When my friend came over to bead the other day, she asked me a very
How do I get to be fluent in a lot of different beadweaving stitches?
She asked me a great question. It's nice to be comfortable
enough with all of the major beadweaving stitches to be able to sit down and
create a beading project or piece of beaded jewelry without really having to
worry about the mechanics of the stitch.
So how do you become fluent in beadweaving stitches? Here
are a few ideas to get you started:
|A good beading reference book can go a long way in helping you master off-loom beadweaving stitches.
a good book. My first beading book was the classic Creative Bead Weaving by Carol Wilcox Wells. It was used as a textbook
for the classes I took when I was learning peyote stitch, and I still have my
much-used and much-loved copy handy every time I sit down to bead. Another
great book that I keep handy is Carol Huber Cypher's Mastering Beadwork, with its encyclopedia of popular beadweaving
little projects at first.
||Making little projects like earrings is a great way to master new beadweaving stitches and techniques.
One of the reasons why I love Mastering Beadwork
so much is that most of the projects in it
aren't very complicated and are perfect examples of how to master the mechanics
of each beadweaving stitch. Don't feel like you have to do a large-scale
beadweaving project to really master a stitch - little projects work just as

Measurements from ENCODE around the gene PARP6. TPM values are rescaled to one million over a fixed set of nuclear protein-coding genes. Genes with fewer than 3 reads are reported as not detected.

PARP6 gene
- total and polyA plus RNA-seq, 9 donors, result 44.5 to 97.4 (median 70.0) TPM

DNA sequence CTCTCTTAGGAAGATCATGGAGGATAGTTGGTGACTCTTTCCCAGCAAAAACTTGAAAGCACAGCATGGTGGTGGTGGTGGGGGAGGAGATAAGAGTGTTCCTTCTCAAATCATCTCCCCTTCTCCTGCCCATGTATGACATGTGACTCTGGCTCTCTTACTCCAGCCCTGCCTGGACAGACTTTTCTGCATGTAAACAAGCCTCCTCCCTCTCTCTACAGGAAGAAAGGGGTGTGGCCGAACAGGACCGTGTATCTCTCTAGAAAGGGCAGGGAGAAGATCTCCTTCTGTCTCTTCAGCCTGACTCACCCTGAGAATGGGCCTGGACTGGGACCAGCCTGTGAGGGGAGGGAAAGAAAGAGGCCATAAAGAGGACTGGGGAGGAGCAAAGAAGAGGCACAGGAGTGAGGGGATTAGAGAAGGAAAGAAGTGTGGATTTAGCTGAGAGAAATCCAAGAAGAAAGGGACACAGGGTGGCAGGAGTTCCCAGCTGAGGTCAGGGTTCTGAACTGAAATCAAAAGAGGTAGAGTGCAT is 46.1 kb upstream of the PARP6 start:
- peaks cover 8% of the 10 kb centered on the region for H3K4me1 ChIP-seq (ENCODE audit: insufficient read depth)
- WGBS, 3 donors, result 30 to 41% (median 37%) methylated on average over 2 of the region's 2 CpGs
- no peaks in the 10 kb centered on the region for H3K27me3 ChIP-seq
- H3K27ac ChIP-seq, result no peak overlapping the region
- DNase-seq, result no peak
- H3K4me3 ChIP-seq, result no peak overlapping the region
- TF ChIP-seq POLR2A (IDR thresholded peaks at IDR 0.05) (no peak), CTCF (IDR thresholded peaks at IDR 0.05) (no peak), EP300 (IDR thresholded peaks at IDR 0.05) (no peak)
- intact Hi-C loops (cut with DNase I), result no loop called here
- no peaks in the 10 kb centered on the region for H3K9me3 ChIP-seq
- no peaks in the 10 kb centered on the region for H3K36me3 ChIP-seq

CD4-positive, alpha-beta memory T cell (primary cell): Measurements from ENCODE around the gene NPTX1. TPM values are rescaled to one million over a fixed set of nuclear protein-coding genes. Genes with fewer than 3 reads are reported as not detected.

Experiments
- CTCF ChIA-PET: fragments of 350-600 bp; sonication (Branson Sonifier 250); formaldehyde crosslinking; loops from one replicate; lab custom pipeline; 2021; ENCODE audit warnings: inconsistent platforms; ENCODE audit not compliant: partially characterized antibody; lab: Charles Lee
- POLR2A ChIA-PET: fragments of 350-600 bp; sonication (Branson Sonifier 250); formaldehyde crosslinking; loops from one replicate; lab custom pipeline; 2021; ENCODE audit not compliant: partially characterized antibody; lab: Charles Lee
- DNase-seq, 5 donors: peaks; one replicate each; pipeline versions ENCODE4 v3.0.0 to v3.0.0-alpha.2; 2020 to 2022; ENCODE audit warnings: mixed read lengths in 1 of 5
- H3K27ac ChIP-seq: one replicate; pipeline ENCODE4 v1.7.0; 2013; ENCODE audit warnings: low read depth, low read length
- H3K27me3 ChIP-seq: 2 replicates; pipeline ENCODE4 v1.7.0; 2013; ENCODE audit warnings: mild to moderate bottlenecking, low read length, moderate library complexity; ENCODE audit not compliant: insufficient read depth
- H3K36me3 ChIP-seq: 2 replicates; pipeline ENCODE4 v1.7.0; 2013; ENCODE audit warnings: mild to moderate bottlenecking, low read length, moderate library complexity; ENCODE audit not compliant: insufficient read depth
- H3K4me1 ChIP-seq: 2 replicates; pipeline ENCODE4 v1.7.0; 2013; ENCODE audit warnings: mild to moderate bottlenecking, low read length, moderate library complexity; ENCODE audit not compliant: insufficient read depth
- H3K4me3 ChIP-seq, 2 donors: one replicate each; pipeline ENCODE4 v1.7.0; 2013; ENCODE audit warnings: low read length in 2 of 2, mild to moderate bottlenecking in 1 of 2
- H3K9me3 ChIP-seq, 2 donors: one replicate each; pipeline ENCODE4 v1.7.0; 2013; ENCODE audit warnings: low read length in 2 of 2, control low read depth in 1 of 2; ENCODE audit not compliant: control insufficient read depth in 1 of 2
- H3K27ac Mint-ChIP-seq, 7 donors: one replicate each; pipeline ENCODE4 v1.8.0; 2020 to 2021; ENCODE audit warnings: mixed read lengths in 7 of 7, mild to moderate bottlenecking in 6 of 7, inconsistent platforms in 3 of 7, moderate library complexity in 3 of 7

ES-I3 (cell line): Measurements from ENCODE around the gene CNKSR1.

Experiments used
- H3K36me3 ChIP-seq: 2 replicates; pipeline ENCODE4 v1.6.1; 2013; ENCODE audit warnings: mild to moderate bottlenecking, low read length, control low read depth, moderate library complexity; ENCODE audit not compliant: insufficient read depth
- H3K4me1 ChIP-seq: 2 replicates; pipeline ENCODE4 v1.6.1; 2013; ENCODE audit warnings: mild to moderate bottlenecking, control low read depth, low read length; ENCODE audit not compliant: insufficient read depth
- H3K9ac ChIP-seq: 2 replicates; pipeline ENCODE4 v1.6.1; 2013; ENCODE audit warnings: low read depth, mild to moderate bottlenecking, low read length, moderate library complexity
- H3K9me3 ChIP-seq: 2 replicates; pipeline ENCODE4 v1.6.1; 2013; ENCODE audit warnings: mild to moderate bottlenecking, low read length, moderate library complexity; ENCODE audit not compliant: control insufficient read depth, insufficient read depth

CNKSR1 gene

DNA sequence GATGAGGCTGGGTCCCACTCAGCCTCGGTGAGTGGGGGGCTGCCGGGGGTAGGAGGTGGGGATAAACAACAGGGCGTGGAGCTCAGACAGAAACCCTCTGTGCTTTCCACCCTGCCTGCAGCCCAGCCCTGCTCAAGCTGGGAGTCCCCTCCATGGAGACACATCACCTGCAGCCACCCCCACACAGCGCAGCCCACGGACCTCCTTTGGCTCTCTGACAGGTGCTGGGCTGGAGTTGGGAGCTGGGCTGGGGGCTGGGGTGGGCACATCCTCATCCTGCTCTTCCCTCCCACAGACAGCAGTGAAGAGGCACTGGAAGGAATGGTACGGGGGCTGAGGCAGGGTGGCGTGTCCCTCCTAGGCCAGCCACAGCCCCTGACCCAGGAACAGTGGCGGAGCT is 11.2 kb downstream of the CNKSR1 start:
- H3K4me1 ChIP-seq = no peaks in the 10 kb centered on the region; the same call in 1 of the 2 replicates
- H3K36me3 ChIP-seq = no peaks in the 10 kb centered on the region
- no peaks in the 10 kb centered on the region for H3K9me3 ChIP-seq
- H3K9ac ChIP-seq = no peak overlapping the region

well! Beaded earrings and simple bracelets are my favorite beading projects for
learning a new beadweaving stitch. (Or even just refreshing my skills in that
every day. Even if you can only find ten minutes in your day to bead, sit down
and do it. Picking up your beads every day will help keep newly learned
beadweaving stitches fresh in your mind.
with friends. One of the great things about beading with friends is the way you
can learn new things! I was never interested in Viking knit until my beading
friend told me about how much fun she was having with it. This same beading
friend is now threatening to get me hooked on kumihimo, too. In return, I'm
helping her brush up on her basic beadweaving skills.
Don't expect to master every single beadweaving stitch in
just a few sessions. Like anything else worth knowing, beadweaving is an art
and a skill that takes patience and practice. But that's okay, because we all
love doing beadwork, right?
Do you have any tips for someone looking to master a new
beadweaving stitch? Leave a comment and share your thoughts here on the blog!
Filed under: Wire Jewelry, Bead-weaving, Peyote Stitch, Beaded Beads, Bead Making, How to Bead, Kumihimo, Jewelry Making, Beading Daily, Beaded Jewelry Design, Beads, Earring Making